ECET 330 Lab 1 Part 1 Procedures Title Introduction to Memory Map I

ECET 330 Lab 1 Part 1 Procedures Title Introduction to Memory Map I


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ECET330 Lab 1 Part 1 Procedures

Title: Introduction to Memory Map



1. To become familiar with address decoding

2. To become familiar with HCS12 memory map


IBM PC, or compatible with Windows 2000 or higher


For the CPU to process information, the data must be stored in RAM or ROM. ROM is a type of memory that does not lose its contents when the power is turned off. Different types of ROM are PROM, EPROM, EEPROM, Flash EPROM, and mask ROM. The CPU is connected to RAM and ROM using the address bus, data bus, and control bus.

RAM: Stands for random access memory; refers to memory that the microprocessor can read from and write to. Program variables and data as well as stack data storage are saved in RAM of the microcontroller.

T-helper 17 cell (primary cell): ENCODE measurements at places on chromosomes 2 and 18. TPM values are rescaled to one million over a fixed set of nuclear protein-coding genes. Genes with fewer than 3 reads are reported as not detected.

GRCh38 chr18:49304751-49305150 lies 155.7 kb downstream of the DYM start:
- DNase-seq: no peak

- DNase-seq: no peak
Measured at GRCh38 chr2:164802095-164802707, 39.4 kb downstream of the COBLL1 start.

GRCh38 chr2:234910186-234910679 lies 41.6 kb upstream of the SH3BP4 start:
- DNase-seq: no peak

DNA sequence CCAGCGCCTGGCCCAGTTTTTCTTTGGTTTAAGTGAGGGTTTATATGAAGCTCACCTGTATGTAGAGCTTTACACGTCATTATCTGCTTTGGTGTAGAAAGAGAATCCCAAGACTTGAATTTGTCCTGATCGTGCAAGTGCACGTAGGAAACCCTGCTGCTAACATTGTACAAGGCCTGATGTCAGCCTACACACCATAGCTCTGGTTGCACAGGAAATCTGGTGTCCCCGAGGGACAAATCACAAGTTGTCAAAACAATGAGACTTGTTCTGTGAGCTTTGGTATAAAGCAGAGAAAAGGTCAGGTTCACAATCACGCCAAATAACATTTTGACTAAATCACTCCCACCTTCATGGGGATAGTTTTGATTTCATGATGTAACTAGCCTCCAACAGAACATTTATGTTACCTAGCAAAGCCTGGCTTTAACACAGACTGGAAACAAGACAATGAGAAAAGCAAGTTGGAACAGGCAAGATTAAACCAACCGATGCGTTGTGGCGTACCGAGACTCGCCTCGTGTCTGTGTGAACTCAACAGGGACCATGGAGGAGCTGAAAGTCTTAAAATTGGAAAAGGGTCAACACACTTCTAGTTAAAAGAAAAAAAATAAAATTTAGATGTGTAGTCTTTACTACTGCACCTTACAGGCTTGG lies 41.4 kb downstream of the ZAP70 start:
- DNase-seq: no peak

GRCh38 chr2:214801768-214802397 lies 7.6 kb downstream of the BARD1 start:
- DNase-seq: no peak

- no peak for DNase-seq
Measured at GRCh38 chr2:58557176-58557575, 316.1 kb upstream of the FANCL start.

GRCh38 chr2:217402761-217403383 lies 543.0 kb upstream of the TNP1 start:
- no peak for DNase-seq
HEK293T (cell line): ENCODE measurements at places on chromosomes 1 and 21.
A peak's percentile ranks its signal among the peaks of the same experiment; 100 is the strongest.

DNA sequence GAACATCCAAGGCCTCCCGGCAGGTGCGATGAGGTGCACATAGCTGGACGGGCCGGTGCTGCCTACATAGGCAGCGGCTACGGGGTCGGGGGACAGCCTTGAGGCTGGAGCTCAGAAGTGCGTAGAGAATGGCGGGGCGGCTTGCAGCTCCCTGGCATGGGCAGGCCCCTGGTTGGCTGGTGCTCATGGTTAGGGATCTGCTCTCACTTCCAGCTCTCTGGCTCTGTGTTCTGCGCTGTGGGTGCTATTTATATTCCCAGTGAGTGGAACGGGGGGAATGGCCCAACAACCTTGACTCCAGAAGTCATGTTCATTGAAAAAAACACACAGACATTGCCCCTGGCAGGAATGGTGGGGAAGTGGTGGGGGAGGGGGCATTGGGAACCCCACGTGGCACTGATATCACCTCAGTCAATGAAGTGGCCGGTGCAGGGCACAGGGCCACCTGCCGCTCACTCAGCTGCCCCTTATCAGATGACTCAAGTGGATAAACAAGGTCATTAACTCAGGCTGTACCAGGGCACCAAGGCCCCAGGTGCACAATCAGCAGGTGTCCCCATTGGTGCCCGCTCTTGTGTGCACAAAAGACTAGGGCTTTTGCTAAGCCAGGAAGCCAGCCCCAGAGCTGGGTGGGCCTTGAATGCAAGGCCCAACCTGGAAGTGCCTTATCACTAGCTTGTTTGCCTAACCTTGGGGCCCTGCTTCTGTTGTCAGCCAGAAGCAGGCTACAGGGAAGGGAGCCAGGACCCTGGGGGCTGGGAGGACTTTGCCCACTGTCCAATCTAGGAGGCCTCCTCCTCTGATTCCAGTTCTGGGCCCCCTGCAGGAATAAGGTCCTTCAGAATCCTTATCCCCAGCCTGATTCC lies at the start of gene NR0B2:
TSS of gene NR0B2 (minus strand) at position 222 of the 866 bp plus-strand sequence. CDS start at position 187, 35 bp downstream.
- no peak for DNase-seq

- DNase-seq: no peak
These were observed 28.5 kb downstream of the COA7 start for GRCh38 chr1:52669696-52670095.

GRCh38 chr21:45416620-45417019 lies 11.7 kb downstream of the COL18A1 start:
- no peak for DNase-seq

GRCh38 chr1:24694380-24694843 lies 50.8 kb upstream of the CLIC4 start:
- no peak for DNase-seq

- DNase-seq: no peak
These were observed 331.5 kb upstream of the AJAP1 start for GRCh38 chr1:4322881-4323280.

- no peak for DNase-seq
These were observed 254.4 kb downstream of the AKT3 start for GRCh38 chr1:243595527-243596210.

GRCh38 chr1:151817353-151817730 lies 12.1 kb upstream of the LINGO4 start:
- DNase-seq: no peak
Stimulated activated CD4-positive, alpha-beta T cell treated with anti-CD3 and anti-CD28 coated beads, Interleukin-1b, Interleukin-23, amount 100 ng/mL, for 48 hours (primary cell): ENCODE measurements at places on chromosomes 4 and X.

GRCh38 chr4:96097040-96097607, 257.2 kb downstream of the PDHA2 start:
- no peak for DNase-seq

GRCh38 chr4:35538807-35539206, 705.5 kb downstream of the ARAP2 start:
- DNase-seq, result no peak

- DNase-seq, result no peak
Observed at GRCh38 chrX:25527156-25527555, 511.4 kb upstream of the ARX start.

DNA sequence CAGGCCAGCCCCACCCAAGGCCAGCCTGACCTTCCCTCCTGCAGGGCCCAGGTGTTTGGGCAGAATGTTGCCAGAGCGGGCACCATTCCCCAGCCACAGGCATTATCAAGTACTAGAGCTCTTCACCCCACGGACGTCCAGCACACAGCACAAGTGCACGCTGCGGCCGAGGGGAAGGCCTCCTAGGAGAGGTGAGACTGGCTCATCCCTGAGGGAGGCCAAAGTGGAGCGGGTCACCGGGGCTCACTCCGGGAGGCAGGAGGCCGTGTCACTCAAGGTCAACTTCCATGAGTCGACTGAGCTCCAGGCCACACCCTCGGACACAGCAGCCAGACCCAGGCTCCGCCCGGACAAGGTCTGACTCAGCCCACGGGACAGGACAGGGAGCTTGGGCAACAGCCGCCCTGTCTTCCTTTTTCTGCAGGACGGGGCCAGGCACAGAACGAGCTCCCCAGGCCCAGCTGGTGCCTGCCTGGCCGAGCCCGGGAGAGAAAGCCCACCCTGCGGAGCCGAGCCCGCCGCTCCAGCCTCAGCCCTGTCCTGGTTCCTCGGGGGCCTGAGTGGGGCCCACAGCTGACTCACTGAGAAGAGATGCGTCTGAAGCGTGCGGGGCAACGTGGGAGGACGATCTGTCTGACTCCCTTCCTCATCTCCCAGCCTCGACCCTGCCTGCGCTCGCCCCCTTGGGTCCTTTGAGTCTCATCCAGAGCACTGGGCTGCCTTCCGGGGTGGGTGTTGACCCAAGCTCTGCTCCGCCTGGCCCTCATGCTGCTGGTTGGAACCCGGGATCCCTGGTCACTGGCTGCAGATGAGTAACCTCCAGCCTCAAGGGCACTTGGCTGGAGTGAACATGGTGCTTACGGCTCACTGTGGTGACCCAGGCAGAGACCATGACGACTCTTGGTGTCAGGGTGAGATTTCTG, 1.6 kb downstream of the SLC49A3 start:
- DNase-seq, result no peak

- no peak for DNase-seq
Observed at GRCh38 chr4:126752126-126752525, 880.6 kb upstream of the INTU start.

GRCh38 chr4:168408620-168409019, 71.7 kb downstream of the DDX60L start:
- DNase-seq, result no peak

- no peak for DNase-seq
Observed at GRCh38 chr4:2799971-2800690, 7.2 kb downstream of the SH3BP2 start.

ROM: Stands for read-only memory. The microcontroller can read from ROM, but it can’t write to or modify it.

EEPROM: One type of ROM is EEPROM, which is Electrically Erasable Programmable ROM. Variables that must remain when the power is turned off are stored in EEPROM.

Flash memory: A special type of memory that works like both RAM and ROM. You can write information to flash memory, like you can with RAM, but that information isn’t erased when the power is off, like it is with RAM. All program code, constants such as messages and lookup tables, and any other information that does not change, are saved in flash memory of the microcontroller.



The programs for an embedded system must be in read-only memory, and thus we must know something about the hardware upon which our software is installed. For example, we need to know the memory location where the code or data should reside. Figure 1 shows the block diagram of HCS12 microcontroller.



1. Figure 1 below shows a given CPU connected to two 8Kx8 SRAM units, one 16Kx8 SRAM unit, and a 32Kx8 SRAM unit. Address lines A13, A14, and A15 are used to select one of the memory units. Looking at the figure below, complete the Table 1 that represents the memory map of Figure 1.

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